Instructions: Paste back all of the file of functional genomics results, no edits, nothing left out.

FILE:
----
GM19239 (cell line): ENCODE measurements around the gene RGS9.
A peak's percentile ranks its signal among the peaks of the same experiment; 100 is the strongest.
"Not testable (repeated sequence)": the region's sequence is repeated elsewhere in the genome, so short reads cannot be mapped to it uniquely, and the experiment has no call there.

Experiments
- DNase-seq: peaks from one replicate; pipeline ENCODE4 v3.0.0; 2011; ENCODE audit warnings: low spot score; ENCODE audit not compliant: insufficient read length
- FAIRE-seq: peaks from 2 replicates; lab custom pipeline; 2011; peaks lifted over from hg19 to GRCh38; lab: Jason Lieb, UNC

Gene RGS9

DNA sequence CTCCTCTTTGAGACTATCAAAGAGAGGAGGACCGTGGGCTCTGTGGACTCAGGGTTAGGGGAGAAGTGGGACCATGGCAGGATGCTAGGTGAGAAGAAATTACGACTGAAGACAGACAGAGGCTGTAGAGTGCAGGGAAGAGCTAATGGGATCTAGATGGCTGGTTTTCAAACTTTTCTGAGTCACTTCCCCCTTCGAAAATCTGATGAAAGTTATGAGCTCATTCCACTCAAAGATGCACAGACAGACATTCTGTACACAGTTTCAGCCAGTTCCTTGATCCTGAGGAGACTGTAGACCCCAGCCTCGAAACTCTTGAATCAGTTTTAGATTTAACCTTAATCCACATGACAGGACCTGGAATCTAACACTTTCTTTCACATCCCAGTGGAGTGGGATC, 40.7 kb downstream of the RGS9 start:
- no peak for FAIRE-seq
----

GM19239 (cell line): ENCODE measurements around the gene RGS9.
A peak's percentile ranks its signal among the peaks of the same experiment; 100 is the strongest.
"Not testable (repeated sequence)": the region's sequence is repeated elsewhere in the genome, so short reads cannot be mapped to it uniquely, and the experiment has no call there.

Experiments
- DNase-seq: peaks from one replicate; pipeline ENCODE4 v3.0.0; 2011; ENCODE audit warnings: low spot score; ENCODE audit not compliant: insufficient read length
- FAIRE-seq: peaks from 2 replicates; lab custom pipeline; 2011; peaks lifted over from hg19 to GRCh38; lab: Jason Lieb, UNC

Gene RGS9

DNA sequence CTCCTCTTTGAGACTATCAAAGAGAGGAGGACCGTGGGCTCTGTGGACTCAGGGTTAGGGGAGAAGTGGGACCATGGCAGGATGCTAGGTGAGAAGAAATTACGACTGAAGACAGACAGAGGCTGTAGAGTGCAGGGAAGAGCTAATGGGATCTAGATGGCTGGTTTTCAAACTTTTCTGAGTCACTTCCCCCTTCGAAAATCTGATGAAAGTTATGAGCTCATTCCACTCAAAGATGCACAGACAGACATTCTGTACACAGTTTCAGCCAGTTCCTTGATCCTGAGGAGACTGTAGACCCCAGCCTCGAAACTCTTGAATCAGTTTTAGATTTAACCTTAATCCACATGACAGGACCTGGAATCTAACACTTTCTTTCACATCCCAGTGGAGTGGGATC, 40.7 kb downstream of the RGS9 start:
- no peak for FAIRE-seq